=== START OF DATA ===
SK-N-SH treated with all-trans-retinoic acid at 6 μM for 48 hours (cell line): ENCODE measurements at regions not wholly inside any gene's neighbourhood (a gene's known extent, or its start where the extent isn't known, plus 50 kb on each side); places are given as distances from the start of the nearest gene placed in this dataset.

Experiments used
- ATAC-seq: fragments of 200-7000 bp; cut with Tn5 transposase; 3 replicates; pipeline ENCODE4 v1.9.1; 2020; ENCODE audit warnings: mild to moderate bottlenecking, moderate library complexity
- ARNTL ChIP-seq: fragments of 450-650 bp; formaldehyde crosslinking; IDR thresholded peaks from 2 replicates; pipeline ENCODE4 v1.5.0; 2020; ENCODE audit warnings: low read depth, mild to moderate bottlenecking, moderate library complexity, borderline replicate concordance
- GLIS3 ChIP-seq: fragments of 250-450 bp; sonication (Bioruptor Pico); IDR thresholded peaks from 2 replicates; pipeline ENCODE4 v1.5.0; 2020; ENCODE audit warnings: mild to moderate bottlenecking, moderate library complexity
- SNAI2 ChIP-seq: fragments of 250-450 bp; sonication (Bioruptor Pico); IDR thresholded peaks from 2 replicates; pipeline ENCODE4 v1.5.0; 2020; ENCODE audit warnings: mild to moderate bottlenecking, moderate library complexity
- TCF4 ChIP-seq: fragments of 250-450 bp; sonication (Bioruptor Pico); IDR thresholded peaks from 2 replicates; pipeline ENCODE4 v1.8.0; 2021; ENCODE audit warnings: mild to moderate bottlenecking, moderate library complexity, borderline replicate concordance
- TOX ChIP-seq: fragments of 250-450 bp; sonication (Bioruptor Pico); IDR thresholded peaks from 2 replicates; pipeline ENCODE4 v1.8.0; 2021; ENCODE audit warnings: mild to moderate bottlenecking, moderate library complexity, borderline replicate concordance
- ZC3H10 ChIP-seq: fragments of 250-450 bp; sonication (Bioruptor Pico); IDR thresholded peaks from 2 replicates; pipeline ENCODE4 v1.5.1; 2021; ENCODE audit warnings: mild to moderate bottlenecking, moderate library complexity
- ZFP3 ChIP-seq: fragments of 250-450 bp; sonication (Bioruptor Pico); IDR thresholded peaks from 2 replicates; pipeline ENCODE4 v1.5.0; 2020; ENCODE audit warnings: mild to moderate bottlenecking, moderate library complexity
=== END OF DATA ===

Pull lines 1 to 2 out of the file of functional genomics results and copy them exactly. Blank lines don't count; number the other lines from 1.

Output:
SK-N-SH treated with all-trans-retinoic acid at 6 μM for 48 hours (cell line): ENCODE measurements at regions not wholly inside any gene's neighbourhood (a gene's known extent, or its start where the extent isn't known, plus 50 kb on each side); places are given as distances from the start of the nearest gene placed in this dataset.

Experiments used